The principle could be made stronger, says Russell, by understanding it to mean not that each is an absolute end, but that everyone counts equally when considering policies which affect them – i.e. an argument for democracy.


On the other hand, Appelbaum stresses that if we are to develop fully as human beings, then respect for others – and the recognition of their rights to full development – is unavoidable.





6. What is Enlightenment?


In 1784 Kant wrote an essay: What is Enlightenment – this helped to spread the epithet ‘age of enlightenment’, especially with the words: ‘we do not live in an enlightened age, but an age of enlightenment’.


(However, Himmelfarb p 11 points out that the origins of term ‘enlightenment’ are earlier than Kant: the term ‘Siecle des lumieres” was used in 1733 by the abbé Dubos; Rousseau used the same expression in 1750 in his First Discourse; and d’Alembert 1751 used it in the Preliminary Discourse to the Encyclopedie.)


Text is at:


Outram (p 2) argues that Kant’s essay gives several definitions of ‘enlightenment’ (I’m not sure I see this!) and some contemporaries saw it as satire on the use of the word at the time.


Most importantly, however, Kant saw the dangers of unlimited questioning, which could cause chaos in the social order. Hence his view that in their ‘private’ lives (i.e. their social roles and posts such as soldier or curate) men should not question the ideas given them by their superiors. For Kant, enlightenment was a ‘process’ not a ‘project.’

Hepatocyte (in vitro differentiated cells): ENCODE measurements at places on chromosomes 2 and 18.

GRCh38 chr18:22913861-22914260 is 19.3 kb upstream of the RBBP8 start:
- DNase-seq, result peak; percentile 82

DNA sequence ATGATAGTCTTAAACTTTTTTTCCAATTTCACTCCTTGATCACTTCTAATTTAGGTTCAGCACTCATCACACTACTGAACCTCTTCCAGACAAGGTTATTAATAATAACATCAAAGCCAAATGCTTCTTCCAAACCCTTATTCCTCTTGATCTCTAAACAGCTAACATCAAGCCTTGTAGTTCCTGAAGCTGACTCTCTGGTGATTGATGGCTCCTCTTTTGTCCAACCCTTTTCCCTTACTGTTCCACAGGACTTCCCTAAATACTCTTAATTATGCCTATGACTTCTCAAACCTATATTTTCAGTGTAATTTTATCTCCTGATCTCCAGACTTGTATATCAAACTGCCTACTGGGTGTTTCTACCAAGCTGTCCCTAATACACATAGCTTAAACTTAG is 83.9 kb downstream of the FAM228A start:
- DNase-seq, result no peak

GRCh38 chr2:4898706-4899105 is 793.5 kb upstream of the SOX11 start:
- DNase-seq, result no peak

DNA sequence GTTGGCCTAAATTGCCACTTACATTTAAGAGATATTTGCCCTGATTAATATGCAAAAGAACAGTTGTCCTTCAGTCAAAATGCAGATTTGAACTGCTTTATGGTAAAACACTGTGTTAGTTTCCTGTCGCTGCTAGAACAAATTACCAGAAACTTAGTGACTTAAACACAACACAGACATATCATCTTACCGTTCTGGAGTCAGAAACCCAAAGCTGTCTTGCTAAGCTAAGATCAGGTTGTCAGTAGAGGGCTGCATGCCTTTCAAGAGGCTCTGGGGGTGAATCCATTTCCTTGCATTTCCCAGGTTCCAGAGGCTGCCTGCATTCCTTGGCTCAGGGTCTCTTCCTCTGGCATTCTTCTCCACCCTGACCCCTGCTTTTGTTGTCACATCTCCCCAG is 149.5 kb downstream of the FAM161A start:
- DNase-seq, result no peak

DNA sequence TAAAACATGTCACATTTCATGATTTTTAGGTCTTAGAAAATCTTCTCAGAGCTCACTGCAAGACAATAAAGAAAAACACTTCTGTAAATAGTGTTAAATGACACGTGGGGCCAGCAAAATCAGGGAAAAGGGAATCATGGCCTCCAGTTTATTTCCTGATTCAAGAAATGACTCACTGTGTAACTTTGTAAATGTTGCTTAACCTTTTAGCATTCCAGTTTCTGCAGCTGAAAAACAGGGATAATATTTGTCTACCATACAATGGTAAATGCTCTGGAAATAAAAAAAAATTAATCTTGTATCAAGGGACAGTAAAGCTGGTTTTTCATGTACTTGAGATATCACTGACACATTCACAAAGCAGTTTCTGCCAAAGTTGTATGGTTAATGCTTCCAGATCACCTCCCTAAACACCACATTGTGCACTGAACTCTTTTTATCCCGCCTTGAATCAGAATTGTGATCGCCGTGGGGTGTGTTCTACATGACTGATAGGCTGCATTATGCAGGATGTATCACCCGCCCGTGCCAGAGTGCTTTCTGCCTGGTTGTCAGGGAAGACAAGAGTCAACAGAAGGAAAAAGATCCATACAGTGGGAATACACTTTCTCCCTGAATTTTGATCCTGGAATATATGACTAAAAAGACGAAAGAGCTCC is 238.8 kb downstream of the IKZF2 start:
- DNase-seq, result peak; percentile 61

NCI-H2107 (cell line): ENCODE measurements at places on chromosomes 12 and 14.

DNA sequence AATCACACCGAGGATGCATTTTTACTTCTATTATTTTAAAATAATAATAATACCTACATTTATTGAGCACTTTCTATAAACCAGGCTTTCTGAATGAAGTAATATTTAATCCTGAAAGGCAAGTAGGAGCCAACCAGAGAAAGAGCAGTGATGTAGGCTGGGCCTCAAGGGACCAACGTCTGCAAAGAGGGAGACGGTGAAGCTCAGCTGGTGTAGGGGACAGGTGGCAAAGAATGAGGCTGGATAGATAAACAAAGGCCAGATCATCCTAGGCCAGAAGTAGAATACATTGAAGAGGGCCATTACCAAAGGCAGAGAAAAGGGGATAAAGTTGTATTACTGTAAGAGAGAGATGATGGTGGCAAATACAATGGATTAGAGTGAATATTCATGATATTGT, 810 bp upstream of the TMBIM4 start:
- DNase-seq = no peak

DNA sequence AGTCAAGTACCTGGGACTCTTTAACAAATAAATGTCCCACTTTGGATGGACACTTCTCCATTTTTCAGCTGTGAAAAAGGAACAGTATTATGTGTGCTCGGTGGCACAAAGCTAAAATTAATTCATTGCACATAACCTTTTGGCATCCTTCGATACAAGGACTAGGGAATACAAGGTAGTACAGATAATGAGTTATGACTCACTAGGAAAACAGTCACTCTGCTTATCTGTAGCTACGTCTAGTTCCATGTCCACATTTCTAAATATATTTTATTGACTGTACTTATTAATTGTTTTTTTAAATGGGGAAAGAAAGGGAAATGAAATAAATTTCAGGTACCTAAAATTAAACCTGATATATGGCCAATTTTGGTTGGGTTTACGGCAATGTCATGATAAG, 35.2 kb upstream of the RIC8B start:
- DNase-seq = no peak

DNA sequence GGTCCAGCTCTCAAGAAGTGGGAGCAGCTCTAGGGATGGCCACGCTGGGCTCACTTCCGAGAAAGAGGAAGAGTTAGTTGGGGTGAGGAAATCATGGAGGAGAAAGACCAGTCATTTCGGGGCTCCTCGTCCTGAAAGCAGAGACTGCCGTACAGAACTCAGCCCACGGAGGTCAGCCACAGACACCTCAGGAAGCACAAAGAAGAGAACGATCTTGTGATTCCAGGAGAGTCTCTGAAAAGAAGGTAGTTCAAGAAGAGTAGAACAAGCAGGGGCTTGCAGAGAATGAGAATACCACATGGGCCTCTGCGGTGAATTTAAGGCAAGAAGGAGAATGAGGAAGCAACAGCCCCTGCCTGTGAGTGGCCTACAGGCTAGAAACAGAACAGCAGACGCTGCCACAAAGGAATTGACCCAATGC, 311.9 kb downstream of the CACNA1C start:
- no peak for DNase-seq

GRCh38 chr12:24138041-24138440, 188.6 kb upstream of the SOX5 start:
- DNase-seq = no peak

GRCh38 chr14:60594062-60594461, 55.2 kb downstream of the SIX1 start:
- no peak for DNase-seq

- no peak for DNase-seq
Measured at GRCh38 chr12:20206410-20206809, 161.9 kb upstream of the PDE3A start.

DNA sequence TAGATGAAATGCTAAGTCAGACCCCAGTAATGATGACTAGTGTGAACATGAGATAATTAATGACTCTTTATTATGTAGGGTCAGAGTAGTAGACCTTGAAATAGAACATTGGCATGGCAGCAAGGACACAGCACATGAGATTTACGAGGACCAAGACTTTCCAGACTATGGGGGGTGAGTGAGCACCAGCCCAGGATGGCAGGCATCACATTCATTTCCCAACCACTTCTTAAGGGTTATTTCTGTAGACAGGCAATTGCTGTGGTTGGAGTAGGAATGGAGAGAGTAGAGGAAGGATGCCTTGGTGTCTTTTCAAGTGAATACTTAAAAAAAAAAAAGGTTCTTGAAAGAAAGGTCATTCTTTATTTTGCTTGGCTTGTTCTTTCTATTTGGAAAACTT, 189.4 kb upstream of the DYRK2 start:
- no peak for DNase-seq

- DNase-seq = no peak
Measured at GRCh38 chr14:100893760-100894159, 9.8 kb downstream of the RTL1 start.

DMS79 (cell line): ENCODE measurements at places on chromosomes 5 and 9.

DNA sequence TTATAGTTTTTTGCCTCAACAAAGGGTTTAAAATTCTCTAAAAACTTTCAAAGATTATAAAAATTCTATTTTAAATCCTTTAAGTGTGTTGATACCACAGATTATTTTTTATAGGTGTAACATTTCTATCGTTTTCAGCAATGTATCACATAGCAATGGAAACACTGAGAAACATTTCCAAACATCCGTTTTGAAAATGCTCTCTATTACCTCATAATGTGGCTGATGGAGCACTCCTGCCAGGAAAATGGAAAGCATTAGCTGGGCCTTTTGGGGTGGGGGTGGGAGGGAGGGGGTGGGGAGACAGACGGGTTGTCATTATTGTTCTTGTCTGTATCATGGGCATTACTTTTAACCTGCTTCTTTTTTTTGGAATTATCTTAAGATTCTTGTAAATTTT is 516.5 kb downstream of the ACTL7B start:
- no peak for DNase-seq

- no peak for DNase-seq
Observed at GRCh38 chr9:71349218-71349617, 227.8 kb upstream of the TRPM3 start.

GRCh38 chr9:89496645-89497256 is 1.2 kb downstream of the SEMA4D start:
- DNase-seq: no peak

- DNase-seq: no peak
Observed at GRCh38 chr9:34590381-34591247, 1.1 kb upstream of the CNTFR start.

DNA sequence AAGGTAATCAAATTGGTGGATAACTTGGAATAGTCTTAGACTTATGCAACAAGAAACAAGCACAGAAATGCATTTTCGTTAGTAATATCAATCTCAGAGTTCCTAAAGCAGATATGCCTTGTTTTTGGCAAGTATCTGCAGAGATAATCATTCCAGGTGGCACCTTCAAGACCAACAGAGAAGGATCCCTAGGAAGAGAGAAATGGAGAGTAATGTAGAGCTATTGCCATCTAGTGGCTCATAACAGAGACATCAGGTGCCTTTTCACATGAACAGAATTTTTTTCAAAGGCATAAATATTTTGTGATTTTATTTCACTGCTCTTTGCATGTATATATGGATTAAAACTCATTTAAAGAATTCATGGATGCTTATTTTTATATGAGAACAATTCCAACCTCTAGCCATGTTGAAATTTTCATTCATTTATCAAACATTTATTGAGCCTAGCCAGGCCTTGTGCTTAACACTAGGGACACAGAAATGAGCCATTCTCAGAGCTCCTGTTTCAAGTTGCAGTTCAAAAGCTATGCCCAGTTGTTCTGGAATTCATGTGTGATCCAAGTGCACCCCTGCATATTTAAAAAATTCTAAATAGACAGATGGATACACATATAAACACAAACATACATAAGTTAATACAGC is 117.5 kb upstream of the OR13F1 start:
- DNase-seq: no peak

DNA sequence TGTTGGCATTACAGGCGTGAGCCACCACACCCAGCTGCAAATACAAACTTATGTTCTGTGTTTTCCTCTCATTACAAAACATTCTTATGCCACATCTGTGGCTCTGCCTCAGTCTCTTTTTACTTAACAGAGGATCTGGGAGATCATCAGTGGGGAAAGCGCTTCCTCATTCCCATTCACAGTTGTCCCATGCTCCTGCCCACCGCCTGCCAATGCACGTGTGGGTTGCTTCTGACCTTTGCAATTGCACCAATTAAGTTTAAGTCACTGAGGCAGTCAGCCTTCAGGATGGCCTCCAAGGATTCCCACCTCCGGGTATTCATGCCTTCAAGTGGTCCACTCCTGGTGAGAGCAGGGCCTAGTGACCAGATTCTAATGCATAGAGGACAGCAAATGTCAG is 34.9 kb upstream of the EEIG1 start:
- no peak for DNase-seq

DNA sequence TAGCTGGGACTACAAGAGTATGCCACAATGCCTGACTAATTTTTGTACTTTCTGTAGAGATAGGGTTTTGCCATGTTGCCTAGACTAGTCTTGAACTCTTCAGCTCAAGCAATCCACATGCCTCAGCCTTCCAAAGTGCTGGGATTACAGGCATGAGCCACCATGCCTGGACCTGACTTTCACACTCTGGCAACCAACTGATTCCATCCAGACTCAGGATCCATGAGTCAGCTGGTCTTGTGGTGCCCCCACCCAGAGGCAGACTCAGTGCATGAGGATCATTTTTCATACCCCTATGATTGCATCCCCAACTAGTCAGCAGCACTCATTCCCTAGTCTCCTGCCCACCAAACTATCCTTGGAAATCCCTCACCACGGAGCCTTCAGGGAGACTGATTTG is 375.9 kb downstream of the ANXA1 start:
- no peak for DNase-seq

Outram also says (p 32) that: Kant’s approach (a restricted sphere for ‘critique’) fits with those (e.g. Reinhard Koselleck: Critique and Crisis) who saw the enlightenment as a step on way to monarchs restoring ordered government by encouraging religious toleration.  See next weeks for discussion of ‘enlightened despotism’…


Porter (p 39) makes the point that Kant believed that to deny people their civil rights would be to treat them as children.


There is also a discussion of this essay by the 20th century philosopher Foucault at: where Foucault argues that the ‘enlightenment’ represents an attitude rather than a period in time, that its task (autonomy) has not yet been completed, but that Kant was (perhaps?) the first to interrogate his own and his time’s stage of knowledge.



7. Kant and politics:


It is worth noting Kant’s contribution to ideas on war and peace: in his work Perpetual Peace 1795 he argues for a federation of free states bound together by a treaty forbidding war, - constitutions of the component states should be ‘republican’ which for him means separate executive and legislature – and accepts that is easiest to get the best government under a monarchy. NB he wrote under the impact of the reign of terror, so was suspicious of democracy – if the ‘whole people’ are really sovereign then this is a despotism! So what is really being said is majority rule. (Russell p 684)


Russell adds, understating the situation somewhat: “Since 1933, this treatise has caused Kant to fall into disfavour in his own country.”





Appelbaum, David: The Vision of Kant, Element Books, 1995

Berki, R.N., The history of political Thought, Dent, 1977

Russell, Bertrand, History of Western Philosophy, Unwin, first published 1946.